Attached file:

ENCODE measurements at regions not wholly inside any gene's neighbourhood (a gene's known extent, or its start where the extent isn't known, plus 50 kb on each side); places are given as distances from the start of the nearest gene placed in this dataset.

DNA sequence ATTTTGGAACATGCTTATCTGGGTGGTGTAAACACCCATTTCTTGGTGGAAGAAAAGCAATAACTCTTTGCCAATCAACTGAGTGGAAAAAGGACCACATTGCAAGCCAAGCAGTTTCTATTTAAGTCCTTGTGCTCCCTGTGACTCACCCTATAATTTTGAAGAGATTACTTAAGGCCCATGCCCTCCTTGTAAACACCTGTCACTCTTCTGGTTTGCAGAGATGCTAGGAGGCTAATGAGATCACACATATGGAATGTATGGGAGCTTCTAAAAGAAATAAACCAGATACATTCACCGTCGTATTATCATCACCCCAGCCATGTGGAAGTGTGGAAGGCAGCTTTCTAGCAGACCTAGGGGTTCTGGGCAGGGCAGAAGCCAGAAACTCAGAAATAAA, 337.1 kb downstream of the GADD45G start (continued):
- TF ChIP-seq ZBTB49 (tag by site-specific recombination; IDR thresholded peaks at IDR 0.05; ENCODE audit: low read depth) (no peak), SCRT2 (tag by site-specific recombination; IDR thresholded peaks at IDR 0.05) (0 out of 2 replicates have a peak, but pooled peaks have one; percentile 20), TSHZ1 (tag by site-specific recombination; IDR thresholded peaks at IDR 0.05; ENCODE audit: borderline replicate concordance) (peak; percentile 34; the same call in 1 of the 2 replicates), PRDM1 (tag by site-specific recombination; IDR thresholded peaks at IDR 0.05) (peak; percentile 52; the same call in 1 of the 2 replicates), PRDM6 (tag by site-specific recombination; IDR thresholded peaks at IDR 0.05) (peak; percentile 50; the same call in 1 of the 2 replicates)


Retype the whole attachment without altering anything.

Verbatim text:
ENCODE measurements at regions not wholly inside any gene's neighbourhood (a gene's known extent, or its start where the extent isn't known, plus 50 kb on each side); places are given as distances from the start of the nearest gene placed in this dataset.

DNA sequence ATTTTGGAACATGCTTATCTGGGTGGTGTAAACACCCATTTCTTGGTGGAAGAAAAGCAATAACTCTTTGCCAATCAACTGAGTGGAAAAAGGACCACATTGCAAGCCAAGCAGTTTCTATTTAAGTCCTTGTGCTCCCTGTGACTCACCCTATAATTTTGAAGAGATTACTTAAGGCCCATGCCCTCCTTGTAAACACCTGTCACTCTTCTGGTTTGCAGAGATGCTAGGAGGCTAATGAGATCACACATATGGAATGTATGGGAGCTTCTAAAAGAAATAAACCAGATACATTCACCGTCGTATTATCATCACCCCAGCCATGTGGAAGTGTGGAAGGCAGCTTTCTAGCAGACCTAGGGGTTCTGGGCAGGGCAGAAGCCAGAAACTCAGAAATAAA, 337.1 kb downstream of the GADD45G start (continued):
- TF ChIP-seq ZBTB49 (tag by site-specific recombination; IDR thresholded peaks at IDR 0.05; ENCODE audit: low read depth) (no peak), SCRT2 (tag by site-specific recombination; IDR thresholded peaks at IDR 0.05) (0 out of 2 replicates have a peak, but pooled peaks have one; percentile 20), TSHZ1 (tag by site-specific recombination; IDR thresholded peaks at IDR 0.05; ENCODE audit: borderline replicate concordance) (peak; percentile 34; the same call in 1 of the 2 replicates), PRDM1 (tag by site-specific recombination; IDR thresholded peaks at IDR 0.05) (peak; percentile 52; the same call in 1 of the 2 replicates), PRDM6 (tag by site-specific recombination; IDR thresholded peaks at IDR 0.05) (peak; percentile 50; the same call in 1 of the 2 replicates)